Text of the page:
KAZAN, Russia (AFP) - The world swimming championships' youngest competitor is set to make a controversial splash in the Kazan pool on Friday when 10-year-old Alzain Tareq races in the women's 50m freestyle heats.
The schoolgirl from Bahrain says she will not "fear anything or anybody" when she takes part in the freestyle sprint or Saturday's 50m butterfly heats.
Age is no restriction for the swimming section of the world aquatic championships where racers qualify from their country's national trials.
Despite her tender years, Tareq is the fastest female swimmer in her Middle Eastern country and her father funds her travels to compete.
She trains five days a week, twice a day, in the mornings and the evenings, fitting her sessions around her schoolwork and her favourite subject is maths.
Her parents, especially her father who is a former pro swimmer, have been encouraging her to compete since she was seven.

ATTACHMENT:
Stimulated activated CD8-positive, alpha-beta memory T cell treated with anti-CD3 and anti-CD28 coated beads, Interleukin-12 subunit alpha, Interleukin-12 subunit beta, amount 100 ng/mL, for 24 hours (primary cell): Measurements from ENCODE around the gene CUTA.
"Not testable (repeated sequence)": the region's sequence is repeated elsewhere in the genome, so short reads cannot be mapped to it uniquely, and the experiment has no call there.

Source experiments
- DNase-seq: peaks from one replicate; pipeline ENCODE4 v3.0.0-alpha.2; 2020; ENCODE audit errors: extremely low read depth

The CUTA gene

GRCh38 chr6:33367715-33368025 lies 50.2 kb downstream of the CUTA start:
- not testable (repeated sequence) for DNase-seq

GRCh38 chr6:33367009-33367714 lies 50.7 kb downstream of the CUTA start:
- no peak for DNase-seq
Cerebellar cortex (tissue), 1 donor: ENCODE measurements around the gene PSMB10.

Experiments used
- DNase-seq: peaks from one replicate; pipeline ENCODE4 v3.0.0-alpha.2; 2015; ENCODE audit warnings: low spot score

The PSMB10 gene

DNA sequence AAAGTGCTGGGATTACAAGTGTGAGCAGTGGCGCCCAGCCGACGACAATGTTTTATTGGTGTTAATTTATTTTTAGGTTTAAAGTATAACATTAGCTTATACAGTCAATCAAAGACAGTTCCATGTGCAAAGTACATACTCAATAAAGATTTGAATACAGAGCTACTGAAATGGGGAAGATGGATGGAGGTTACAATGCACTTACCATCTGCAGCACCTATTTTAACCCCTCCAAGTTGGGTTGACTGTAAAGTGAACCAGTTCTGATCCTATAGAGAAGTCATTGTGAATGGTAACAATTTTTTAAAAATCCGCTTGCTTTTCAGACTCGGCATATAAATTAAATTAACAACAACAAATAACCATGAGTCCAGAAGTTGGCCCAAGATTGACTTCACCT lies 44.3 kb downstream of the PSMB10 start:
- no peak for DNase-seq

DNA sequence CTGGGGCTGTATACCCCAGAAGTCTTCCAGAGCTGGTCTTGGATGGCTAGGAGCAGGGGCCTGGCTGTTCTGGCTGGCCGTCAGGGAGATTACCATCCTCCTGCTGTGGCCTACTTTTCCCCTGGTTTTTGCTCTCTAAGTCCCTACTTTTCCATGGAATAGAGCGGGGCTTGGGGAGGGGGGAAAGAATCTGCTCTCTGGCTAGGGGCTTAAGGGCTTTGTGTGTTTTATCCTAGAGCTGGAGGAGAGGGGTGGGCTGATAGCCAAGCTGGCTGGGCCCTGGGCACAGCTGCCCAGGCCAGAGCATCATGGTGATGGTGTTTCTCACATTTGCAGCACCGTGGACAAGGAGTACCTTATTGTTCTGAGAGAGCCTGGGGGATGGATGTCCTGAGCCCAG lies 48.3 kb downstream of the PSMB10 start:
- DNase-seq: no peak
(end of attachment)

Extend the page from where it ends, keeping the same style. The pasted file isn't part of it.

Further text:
Despite her self-confidence, her times do not suggest a fair fight on the world stage.
Her qualifying time of 41.12 seconds in the 50m butterfly is dwarfed by the world record of 24.43 secs, set by Sweden's Sarah Sjostrom which could well fall.
All four rivals in her opening heat on Friday have swum nearly ten seconds faster and her young age has drawn concerns in Kazan, where she is sure to get a lot of media attention when she races.
While Plymouth-based breaststroker Ruta Meilutyte and United States freestyle-specialist Katie Ledecky both won Olympic titles aged just 15 at the 2012 London Games, Tareq is not even a teenager.
Germany's former 200m freestyle champion Franziska van Almsick has questioned whether Tareq should be allowed to compete while still so young.
"I would have thought there would be an age limit, because I was not allowed to race at the world championships in Perth in 1991 when I was only 13," she told German daily Bild.
"I was allowed to start in the 1992 Barcelona Olympics and I think 14 is a good age for it."